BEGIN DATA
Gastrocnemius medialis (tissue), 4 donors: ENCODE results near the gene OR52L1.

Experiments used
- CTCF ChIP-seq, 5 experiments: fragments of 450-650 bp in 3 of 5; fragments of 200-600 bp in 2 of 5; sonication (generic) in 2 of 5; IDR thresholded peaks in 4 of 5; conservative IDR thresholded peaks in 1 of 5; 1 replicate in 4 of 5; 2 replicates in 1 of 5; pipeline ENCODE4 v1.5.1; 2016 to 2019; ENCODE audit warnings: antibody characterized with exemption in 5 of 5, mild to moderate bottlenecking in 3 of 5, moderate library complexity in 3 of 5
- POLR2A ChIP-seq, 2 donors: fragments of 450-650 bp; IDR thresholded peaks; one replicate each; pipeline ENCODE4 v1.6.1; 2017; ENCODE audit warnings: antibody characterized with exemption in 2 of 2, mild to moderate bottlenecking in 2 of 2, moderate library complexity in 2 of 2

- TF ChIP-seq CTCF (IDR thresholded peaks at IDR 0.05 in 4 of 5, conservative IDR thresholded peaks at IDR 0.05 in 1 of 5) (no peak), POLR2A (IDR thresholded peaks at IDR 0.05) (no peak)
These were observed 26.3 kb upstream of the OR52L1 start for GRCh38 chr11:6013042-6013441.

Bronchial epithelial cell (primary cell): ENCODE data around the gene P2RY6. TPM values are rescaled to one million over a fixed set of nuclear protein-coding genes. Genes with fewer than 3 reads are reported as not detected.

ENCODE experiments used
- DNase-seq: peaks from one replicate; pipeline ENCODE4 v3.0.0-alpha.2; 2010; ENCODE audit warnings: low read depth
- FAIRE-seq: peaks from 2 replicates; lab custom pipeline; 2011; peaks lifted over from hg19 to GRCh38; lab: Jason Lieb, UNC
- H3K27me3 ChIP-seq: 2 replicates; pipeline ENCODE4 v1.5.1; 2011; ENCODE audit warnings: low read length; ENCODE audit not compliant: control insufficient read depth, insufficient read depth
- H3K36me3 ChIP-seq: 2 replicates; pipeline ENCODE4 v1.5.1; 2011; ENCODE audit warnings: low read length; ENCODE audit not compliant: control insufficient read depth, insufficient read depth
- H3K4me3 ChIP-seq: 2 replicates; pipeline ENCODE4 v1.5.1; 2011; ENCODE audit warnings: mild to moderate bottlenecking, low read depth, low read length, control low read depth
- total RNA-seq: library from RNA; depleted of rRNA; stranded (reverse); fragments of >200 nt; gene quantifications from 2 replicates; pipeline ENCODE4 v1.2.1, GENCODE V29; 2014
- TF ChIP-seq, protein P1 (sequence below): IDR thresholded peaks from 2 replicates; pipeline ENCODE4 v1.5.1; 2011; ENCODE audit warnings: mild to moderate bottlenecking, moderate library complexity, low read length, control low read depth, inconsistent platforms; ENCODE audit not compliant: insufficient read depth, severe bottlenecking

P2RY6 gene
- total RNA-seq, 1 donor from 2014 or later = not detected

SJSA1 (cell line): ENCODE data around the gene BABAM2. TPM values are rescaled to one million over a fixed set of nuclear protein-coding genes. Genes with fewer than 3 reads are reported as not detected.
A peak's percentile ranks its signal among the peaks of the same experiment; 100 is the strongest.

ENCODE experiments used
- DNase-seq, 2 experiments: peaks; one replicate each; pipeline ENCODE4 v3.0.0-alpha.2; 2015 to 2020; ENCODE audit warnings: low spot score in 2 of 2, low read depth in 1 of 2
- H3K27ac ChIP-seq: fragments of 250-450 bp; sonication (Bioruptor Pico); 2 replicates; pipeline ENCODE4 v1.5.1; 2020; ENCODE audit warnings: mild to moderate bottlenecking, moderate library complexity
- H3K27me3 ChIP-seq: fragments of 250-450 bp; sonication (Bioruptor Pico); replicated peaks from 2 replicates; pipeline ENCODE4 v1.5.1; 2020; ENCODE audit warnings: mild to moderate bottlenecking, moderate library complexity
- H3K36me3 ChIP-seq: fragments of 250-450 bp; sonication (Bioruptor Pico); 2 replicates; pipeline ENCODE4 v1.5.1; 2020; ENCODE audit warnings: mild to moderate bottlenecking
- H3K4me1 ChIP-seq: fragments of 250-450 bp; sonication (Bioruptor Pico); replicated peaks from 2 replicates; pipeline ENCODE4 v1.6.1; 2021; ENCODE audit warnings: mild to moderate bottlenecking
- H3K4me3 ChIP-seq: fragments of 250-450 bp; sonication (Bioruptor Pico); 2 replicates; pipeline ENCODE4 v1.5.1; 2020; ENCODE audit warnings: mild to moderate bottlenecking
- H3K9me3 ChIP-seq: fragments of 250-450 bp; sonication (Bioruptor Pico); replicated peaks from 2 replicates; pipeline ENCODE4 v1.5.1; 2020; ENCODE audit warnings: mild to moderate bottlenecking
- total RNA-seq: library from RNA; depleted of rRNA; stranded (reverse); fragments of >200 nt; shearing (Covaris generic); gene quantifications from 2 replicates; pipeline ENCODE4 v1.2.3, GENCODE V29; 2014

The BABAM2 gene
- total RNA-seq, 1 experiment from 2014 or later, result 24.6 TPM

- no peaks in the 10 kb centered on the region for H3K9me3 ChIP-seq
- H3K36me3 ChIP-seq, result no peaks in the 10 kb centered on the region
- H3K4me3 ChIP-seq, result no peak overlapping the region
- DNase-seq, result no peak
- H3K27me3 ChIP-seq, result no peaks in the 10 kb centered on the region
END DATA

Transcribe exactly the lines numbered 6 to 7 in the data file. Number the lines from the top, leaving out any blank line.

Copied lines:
These were observed 26.3 kb upstream of the OR52L1 start for GRCh38 chr11:6013042-6013441.

Bronchial epithelial cell (primary cell): ENCODE data around the gene P2RY6. TPM values are rescaled to one million over a fixed set of nuclear protein-coding genes. Genes with fewer than 3 reads are reported as not detected.